by Chris Arena, www.sportsinsights.com
As of this writing, the Los Angeles Lakers (56-14) are 9.5 games up on the second place Houston Rockets in the Western Conference with 12 games left to play. They are all but guaranteed to lock up 1st place in the West with at least a week or two left in the season. The question then becomes, what kind of changes, if any, will be implemented in order to prepare the team for the playoffs, and how will this affect the Lakers in the world of sports gambling?
The best place to look for an answer is the coaching staff, as ultimately it will be up to Phil Jackson to decide whether or not to rest his starters. Another big decision will come when Andrew Bynum is ready to return to the court, as Jackson will have to weigh the wisdom of giving him significant regular season minutes in order to prepare him for the playoffs or holding him out until the playoffs in the hopes that additional rest will lower the risk of re-injury. Thus far, Jackson has taken advantage of nearly every opportunity in the regular season to rest starters. A fourth quarter lead of 10 or more has consistently meant a spot on the bench for Kobe Bryant and Pau Gasol, and this makes it all but certain he will be limiting his starters' minutes down the stretch. Historically, one of Jackson's notable coaching moves has been to spend the regular season improving the skill and confidence of his bench players by occasionally starting them or giving them extended minutes. Players like Trevor Ariza (now starting), Jordan Farmar, and Sasha Vujacic have become part of an extremely talented second unit under Phil Jackson's tutelage, and they should serve the Lakers well as the season winds down.
The Lakers will most likely enter full-on "playoff preparation mode" very soon, benching starters with slight injuries or limiting their minutes and giving bench players additional run, especially in crunch time. It will certainly pay to be aware of this, but at the same time, don't underestimate the talent of the Lakers' bench. Jackson has been very careful to make sure his second unit is cohesive and energetic, able to sustain a lead or provide a spark in key situations. Given the skill level of that unit and consistently excellent coaching, don't be surprised to see the Lakers play competitive basketball through the end of the regular season, with or without big minutes from Bryant and Gasol.
As Monty Python would say, "...and now for something completely different." If the Los Angeles Lakers are the princes of the NBA, the Washington Wizards are the peasants, finding themselves in the undesirable position of being the sole team in the Eastern Conference completely eliminated from playoff contention. Their team is a mess, ravaged by injury and indifference, and their corresponding 17-56 record speaks for itself (in case it doesn't, here's a fun stat - their longest winning streak of the season? 2 games). In the world of NBA basketball, this is a team hardly worth wasting a thought on. However, in the sports betting marketplace, the Wizards are actually quite an interesting subject worth a thought or two.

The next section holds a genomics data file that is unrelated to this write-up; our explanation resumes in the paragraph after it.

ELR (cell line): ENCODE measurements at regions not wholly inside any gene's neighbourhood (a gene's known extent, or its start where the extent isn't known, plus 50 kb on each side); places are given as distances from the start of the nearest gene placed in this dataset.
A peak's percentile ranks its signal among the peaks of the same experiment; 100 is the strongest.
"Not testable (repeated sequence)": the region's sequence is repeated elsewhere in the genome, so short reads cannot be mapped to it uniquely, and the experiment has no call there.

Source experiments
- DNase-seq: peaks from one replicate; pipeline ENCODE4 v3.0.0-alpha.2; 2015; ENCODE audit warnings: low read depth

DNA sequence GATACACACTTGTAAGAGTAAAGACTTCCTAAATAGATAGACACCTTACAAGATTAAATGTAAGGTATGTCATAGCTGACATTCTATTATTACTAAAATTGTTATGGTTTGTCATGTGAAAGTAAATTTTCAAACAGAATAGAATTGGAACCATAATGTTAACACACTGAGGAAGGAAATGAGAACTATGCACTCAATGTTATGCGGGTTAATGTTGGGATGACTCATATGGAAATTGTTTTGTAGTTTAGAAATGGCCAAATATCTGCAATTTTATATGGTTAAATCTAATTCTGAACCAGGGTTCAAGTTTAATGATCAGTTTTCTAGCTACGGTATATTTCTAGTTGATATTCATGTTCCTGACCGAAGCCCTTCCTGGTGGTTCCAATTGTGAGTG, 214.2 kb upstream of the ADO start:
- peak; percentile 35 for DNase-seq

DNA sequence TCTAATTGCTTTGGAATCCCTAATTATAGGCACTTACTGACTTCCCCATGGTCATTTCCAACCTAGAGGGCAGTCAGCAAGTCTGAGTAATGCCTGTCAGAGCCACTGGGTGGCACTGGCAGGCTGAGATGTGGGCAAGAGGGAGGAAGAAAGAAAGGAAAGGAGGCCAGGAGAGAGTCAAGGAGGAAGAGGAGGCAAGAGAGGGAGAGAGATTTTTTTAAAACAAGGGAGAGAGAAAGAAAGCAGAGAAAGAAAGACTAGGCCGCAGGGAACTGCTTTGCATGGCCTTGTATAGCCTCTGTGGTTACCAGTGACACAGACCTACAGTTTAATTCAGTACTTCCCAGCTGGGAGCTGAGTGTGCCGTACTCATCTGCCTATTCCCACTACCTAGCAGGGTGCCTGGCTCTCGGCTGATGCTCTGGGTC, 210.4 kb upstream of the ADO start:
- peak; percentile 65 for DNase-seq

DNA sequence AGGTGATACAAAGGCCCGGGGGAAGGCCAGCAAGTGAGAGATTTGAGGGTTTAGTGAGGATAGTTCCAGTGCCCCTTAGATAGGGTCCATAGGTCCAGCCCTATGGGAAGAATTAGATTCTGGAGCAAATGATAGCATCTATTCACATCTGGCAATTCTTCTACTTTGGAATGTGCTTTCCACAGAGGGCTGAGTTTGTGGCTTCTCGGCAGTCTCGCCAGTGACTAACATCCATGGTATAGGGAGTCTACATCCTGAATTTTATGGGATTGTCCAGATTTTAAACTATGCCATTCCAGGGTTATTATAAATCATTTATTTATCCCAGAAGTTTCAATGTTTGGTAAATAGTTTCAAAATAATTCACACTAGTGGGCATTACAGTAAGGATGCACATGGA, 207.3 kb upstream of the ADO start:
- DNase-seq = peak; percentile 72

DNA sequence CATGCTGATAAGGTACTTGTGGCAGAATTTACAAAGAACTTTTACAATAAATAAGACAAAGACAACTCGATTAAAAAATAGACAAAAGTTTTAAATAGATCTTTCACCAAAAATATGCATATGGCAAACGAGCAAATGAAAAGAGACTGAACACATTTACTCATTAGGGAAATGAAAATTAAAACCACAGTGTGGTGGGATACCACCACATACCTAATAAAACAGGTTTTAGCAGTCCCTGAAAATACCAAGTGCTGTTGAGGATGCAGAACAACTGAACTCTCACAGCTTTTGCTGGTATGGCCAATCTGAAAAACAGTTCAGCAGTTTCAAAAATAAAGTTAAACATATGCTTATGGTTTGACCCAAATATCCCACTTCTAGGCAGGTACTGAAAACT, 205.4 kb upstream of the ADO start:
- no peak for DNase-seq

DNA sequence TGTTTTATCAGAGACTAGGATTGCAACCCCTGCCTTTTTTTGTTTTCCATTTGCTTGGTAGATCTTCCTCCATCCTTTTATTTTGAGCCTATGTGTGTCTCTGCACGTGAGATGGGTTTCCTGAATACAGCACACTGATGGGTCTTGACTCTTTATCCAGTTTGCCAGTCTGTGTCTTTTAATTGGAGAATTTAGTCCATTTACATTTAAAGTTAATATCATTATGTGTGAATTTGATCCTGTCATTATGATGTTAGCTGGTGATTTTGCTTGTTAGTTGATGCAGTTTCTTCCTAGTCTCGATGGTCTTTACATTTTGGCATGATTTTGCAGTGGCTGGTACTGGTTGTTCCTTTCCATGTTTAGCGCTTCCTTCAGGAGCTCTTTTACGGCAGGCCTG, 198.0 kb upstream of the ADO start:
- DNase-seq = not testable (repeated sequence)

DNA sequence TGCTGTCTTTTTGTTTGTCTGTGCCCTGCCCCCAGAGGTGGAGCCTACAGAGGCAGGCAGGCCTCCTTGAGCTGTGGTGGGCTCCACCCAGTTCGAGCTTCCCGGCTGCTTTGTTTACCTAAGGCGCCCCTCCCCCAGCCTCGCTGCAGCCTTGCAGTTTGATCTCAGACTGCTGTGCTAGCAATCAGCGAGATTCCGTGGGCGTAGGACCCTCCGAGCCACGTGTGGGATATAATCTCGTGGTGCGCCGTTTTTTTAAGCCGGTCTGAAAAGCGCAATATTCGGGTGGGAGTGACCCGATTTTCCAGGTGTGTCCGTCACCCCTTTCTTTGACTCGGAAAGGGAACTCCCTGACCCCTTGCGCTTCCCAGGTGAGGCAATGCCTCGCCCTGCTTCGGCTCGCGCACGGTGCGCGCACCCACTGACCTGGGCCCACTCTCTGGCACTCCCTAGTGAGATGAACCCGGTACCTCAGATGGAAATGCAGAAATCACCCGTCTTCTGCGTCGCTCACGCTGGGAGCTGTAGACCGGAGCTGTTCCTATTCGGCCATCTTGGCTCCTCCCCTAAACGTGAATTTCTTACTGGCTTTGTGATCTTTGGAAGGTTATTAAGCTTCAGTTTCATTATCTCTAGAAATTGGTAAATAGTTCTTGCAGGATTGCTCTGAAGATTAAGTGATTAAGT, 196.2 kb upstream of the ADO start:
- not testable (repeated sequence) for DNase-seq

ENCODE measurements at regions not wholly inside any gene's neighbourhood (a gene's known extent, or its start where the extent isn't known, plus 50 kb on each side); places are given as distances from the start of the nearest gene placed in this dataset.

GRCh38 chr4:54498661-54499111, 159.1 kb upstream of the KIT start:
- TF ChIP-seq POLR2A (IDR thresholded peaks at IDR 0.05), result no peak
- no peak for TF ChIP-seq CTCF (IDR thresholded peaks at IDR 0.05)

Despite all their struggles, the Wizards are 4-2 against the spread in their last six games (actual record: 1-5) and have a 38% win record ATS versus 23% in actual play. Overall it has been profitable to fade Washington, but as the season winds down I think there may be some value in backing the Wizards. Bottom-dwelling teams usually play harder as the season wears down, looking to make a "statement" for next year and taking advantage of lackadaisical play from teams who have already clinched playoff positioning. Also, Washington's two main stars, Caron Butler and Gilbert Arenas, are expected to be healthy for the season's final few weeks. While the team has done plenty of losing with Butler, the addition of Arenas should help immensely as he fills the "alpha dog" role much better than Butler, who plays much better when not being relied upon as the team's primary scorer.
All in all, I wouldn't mind riding some big underdog lines for the Wizards as the season comes to a close. Arenas is a self-centered player who would like nothing more than to take credit for a late-season surge, and he'll be aiming to do just that. The playoffs are out of the question, and it's certainly a gamble as to whether Arenas and Butler will play on any given day, but you can bet the Wizards will be trying to polish up their ugly record to try to salvage hope (and ticket sales) for 2010.